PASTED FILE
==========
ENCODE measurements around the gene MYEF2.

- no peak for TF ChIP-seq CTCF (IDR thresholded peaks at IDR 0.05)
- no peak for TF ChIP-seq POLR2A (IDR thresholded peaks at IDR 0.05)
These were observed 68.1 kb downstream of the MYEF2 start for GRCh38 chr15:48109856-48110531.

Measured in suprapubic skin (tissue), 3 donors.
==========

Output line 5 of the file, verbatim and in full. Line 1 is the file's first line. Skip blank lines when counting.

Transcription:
Measured in suprapubic skin (tissue), 3 donors.